furious knocking at the hall-door. When he opened it Collingwood rushed in, pale, stricken, and breathless.
"We are too late, Provence," he cried; "I told you something would happen. He has shot himself. He is dead."
They heard a woman's cry behind them. Grace had seen Collingwood drive up, and had crept to the top of the stairs to hear what was said. When the first shock of his news had passed she came slowly down the staircase, with one trembling hand on the railings, with the other clutching vainly at the wall.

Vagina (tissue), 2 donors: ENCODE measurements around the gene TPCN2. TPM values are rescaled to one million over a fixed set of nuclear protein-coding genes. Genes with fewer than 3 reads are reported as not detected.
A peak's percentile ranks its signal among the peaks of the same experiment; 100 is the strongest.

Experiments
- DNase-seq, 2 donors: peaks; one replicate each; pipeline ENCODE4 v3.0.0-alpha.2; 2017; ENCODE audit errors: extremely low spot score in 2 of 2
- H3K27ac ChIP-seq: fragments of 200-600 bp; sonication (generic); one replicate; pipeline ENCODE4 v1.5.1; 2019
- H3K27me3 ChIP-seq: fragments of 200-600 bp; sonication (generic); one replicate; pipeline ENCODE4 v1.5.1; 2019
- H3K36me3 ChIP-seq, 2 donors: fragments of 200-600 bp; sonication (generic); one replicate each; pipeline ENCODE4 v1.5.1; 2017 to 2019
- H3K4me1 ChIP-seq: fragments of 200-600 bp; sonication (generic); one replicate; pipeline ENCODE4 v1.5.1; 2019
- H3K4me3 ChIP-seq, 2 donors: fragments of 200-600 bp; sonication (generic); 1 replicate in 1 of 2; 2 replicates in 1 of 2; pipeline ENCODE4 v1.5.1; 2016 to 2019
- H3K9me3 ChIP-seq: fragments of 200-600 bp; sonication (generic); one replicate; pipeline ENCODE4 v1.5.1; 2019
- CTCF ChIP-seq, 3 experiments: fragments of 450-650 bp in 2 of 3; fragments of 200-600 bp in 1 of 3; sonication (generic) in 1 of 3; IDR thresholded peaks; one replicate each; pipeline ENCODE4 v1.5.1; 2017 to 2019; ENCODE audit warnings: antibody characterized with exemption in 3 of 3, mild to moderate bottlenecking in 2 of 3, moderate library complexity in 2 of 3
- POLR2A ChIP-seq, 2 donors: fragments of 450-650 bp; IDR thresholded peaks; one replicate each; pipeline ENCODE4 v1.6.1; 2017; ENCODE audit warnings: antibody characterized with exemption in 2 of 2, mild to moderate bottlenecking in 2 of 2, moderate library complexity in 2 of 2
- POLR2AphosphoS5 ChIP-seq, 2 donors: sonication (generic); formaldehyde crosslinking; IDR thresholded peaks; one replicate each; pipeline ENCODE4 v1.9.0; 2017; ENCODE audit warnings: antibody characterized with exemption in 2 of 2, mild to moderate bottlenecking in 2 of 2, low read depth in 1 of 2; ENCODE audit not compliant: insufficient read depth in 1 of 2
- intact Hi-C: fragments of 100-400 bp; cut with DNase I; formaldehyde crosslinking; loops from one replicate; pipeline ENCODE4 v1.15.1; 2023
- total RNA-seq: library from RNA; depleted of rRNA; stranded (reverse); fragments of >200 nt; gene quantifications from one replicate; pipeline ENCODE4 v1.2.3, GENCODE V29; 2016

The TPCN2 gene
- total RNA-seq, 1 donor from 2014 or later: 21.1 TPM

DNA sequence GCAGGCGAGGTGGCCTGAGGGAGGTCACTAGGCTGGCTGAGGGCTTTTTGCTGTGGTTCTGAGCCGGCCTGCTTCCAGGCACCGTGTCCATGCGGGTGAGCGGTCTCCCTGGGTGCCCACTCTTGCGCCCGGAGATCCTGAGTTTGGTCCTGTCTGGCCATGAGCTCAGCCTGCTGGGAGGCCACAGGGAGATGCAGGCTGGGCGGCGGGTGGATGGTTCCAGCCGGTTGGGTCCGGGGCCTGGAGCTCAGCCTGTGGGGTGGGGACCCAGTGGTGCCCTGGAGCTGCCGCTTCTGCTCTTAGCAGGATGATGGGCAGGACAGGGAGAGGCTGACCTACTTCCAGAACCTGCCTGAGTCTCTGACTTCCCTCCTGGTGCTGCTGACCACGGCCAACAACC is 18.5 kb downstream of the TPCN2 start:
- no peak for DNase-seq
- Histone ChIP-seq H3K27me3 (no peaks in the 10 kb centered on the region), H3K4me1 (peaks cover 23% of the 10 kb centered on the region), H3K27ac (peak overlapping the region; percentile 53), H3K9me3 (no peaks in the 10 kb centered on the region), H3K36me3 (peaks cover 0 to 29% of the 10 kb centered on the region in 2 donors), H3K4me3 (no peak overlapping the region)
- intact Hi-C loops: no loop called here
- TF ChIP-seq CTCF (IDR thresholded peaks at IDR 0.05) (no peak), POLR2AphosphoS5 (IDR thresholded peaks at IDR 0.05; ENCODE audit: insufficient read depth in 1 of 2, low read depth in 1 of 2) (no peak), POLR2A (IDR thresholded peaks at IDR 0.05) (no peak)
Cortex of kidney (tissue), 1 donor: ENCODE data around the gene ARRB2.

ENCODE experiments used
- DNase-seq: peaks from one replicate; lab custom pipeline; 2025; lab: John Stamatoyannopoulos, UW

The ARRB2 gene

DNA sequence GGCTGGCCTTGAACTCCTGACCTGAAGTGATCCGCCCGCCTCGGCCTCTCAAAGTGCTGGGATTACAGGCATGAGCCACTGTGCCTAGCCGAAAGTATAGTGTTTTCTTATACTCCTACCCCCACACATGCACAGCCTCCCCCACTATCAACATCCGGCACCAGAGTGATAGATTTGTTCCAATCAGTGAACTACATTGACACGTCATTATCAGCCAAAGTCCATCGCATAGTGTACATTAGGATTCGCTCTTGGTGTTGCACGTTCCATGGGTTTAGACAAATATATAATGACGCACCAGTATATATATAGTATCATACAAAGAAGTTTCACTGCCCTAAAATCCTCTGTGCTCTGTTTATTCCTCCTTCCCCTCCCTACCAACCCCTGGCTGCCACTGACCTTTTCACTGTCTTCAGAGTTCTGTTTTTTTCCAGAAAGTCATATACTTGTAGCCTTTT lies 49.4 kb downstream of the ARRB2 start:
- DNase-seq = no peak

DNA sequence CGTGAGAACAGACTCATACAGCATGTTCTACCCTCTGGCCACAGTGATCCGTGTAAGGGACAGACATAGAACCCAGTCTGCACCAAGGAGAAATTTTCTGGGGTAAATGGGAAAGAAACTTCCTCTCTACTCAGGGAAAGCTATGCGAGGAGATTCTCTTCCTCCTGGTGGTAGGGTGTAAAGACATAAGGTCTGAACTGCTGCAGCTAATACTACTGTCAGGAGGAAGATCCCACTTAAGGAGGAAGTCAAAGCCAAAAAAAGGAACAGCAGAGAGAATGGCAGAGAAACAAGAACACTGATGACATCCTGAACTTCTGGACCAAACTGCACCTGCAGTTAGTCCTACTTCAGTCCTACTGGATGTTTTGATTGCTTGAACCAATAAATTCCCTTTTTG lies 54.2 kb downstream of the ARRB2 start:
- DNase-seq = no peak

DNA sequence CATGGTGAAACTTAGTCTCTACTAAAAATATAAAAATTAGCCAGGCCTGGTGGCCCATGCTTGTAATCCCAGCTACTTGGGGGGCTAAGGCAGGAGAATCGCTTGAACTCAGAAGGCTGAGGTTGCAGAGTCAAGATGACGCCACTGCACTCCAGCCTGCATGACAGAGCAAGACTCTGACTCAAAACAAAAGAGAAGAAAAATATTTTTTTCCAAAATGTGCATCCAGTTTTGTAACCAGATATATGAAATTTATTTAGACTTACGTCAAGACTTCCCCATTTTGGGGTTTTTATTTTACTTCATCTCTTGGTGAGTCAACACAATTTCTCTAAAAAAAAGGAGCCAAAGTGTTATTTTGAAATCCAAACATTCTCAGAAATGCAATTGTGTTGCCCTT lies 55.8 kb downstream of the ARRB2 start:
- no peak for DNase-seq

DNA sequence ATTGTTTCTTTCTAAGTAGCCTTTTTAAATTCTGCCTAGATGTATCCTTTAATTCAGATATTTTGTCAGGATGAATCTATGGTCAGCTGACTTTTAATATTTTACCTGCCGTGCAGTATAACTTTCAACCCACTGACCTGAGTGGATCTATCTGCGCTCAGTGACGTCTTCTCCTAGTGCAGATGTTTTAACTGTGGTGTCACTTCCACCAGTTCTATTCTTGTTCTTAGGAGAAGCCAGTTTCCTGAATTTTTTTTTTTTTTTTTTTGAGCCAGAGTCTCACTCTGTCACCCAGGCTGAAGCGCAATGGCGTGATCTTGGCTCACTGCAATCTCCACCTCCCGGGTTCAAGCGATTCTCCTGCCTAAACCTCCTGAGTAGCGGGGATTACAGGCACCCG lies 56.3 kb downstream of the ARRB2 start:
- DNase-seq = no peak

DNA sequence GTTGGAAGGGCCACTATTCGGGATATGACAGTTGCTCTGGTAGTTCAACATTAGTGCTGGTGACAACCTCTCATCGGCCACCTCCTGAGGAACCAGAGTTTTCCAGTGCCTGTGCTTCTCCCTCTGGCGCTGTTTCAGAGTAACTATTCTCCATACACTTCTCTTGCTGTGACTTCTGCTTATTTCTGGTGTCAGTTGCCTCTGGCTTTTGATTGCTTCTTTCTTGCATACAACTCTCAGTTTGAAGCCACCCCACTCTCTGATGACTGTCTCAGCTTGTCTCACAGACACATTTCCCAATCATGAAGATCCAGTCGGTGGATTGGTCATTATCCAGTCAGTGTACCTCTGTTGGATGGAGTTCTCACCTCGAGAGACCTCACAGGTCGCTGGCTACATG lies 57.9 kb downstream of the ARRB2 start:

"Did he leave any letter behind him," she said, when she finally reached the hall.
"Not a line," said Collingwood.
She burst into hysterical tears. "There is nothing to prove, then, that it wasn't an accident?"
"Nothing," said Collingwood, sternly.
For the first time she turned towards Godfrey. "It—is—too dreadful—to realize—all at once. I— never had strong nerves."
Collingwood left her sobbing on her husband's arm. But the tragedy was in Provence's face, for although he held her he looked away.